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2D materials

2D materials

Super spins appear in carbon sheet

15 Jun 2018 Belle Dumé
Spin transport through graphene antiferromagnet
Long distance spin transport through graphene antiferromagnets

Researchers in the US and Japan say they have observed spin superfluidity and very long distance spin transport in an antiferromagnetic insulator made from graphene for the first time. If confirmed, the new result could bring nearly dissipation-less spin-transport devices, which could be used in information processing and storage applications, a step closer to reality.

Spintronics is a technology that makes use of the spin magnetic moment of the electron and it could be used to make devices that are smaller and more energy efficient than conventional electronics. Individual electron spins – which can point up or down – could also be used to store and transfer information in quantum computers.

Practical spintronics devices have proven to be very difficult to make, however. This is because electron spin does not travel very far in most materials, which means that information being carried by the spins is quickly lost. The main culprit here is the “spin-orbit interaction”: as electrons travel through a material, the relative motions of the positively charged atoms create magnetic fields that have the effect of rotating the electron’s spin.

Researchers have recently started to look into transporting spin current in antiferromagnetic insulators (AFMIs). The energy band gap in these materials prohibits such spin-orbit interactions while supporting pure spin current. More importantly still, an effect called “spin superfluidity” has been predicted to exist in them.

“Spin superfluidity is the coherent spin supercurrent that allows for dissipation-less transport, similar to the flow of electrons or Cooper pairs without resistance (as in a superconductor) or of atoms (as in a superfluid),” explain Petr Stepanov, Jeanie Lau and Marc Bockrath of the University of California at Riverside and Ohio State University, who led this research effort. “Much progress has been made here, but the best experimental evidence for such an effect so far has been limited to thermally excited magnons (spin waves) in oxide-based AFMIs. These still suffer from short spin decay lengths of around 0.2 to 10 nm though.”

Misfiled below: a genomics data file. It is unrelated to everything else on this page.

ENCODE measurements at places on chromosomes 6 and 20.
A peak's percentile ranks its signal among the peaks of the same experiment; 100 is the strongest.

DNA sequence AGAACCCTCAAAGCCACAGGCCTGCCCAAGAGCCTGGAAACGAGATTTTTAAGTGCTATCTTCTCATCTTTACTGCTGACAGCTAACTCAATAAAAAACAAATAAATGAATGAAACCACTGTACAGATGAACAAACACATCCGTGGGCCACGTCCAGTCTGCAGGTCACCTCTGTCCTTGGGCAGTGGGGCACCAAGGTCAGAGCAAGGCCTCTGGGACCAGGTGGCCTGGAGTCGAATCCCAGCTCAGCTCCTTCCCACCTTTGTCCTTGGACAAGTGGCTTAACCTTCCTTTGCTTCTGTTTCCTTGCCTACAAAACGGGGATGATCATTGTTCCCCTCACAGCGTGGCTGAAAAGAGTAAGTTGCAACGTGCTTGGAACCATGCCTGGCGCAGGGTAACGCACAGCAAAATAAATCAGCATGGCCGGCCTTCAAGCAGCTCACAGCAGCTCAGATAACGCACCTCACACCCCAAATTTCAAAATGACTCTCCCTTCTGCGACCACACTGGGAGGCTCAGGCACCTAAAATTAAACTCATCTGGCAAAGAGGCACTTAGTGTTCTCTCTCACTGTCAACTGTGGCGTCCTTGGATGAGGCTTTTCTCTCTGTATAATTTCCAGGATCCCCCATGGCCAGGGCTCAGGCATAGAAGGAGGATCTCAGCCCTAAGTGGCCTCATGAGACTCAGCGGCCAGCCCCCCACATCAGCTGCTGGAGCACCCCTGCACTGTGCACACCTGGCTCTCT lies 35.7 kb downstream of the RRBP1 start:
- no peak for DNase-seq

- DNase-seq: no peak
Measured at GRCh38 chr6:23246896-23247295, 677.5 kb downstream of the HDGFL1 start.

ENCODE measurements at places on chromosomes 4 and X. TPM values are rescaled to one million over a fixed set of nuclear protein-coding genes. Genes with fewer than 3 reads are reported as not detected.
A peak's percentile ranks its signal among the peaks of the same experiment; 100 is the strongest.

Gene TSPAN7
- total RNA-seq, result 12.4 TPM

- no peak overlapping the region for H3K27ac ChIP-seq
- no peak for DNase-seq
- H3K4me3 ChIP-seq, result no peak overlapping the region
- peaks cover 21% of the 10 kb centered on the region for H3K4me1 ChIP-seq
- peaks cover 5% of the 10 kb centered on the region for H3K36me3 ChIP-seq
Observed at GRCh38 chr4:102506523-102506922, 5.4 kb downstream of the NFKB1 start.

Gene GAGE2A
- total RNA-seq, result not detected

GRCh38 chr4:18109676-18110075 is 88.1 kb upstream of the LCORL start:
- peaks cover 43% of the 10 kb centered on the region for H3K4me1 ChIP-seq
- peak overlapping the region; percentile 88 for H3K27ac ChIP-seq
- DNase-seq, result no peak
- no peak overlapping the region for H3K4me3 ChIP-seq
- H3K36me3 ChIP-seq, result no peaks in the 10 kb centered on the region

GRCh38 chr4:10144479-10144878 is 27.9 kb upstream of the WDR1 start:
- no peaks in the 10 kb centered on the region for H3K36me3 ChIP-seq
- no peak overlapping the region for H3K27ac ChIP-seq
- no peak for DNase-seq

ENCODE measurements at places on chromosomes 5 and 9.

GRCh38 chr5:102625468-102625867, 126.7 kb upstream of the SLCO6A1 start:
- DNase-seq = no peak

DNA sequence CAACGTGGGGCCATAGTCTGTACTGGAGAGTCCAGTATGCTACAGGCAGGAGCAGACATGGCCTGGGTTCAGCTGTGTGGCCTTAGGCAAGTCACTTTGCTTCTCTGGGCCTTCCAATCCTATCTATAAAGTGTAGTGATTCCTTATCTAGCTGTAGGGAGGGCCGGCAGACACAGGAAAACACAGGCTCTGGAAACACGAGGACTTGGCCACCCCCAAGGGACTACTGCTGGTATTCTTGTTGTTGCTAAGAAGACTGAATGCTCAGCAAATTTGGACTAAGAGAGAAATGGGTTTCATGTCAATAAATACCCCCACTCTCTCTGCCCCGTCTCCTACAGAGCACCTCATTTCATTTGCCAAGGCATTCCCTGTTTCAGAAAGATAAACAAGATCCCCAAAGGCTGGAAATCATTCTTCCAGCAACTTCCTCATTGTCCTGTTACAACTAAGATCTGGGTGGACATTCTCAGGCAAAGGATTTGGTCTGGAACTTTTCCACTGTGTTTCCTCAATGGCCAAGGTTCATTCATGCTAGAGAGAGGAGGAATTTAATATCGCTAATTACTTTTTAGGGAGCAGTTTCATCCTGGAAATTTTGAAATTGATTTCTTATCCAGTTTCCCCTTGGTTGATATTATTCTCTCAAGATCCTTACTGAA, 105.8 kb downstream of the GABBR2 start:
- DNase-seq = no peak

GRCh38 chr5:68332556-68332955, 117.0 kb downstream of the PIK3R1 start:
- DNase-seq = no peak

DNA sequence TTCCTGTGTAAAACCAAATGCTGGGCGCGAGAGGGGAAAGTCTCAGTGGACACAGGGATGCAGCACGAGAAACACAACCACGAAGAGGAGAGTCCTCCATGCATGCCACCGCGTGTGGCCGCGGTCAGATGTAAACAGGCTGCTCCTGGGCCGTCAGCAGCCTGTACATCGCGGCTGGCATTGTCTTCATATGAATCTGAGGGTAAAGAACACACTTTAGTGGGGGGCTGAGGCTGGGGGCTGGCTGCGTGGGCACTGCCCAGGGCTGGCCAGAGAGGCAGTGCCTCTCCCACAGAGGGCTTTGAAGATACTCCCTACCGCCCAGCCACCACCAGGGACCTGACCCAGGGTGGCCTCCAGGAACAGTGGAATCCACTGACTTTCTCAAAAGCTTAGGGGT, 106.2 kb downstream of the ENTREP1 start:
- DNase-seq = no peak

Enter graphene

“Interestingly, when a strong magnetic field is applied to an undoped (charge-neutral) piece of monolayer graphene it becomes an AFMI containing opposite spin polarizations (that is, spins pointing in opposite directions) on alternate carbon atoms in the material’s hexagonal lattice,” says Lau. “In our work, we used an all-electrical circuit originally proposed by So Takei and colleagues of Queens College, City University of New York, in 2016, to realize the first robust, long-distance spin transport through this AFMI.”

Working with Allan MacDonald’s team at the University of Texas, Austin, Roger Lake’s group at the University of California, Riverside, Dmitry Smirnov at the National High Magnetic Field Lab, and Takashi Taniguchi’s group at NIMS, Japan, Lau and colleagues used graphene in the quantum Hall regime. This occurs when charge carriers like electrons are confined to a 2D plane, as they are in graphene, and subjected to a perpendicular magnetic field in the Z-direction. To make their measurements, the researchers contacted spin injecting and detecting leads to quantum Hall edge states, which lie adjacent to the antiferromagnetic region in the material. They then applied a voltage between these spin-up and spin-down states.

“We measured non-local voltage signals across a 5-micron long AFMI region, a distance that is 10to 10times longer than previously measured spin current decay lengths. In control experiments, the signal disappears when the filter regions of the leads are tuned away from these edge states.

“Among the possible transport mechanisms to explain this effect, our data are most consistent with spin superfluidity in the so-called Néel texture of the AFMI that allows for dissipation-less transport of pure spin current,” she tells Physics World.

“This is a new field, and we hope that our experiments are the first of many,” says Lau. “There are still many questions that need to be answered following our results. For example, how efficient is our spin injection technique? And could we observe similar spin transport in bilayer graphene? This would theoretically allow us to control spin directions because electrons residing on the top and bottom layers in this material have opposite spin polarizations. By using an electric field, we could ‘persuade’ the electrons to reside on one of the two layers and so switch their spin directions.”

Full details of the research are reported in Nature Physics 10.1038/s41567-018-0161-5.

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